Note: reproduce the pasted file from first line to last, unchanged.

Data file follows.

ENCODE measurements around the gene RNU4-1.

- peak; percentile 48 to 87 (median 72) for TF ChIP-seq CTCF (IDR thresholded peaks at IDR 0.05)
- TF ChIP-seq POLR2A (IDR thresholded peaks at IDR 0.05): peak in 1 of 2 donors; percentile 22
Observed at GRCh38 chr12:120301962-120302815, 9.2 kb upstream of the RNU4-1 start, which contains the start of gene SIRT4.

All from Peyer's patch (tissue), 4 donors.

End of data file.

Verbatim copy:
ENCODE measurements around the gene RNU4-1.

- peak; percentile 48 to 87 (median 72) for TF ChIP-seq CTCF (IDR thresholded peaks at IDR 0.05)
- TF ChIP-seq POLR2A (IDR thresholded peaks at IDR 0.05): peak in 1 of 2 donors; percentile 22
Observed at GRCh38 chr12:120301962-120302815, 9.2 kb upstream of the RNU4-1 start, which contains the start of gene SIRT4.

All from Peyer's patch (tissue), 4 donors.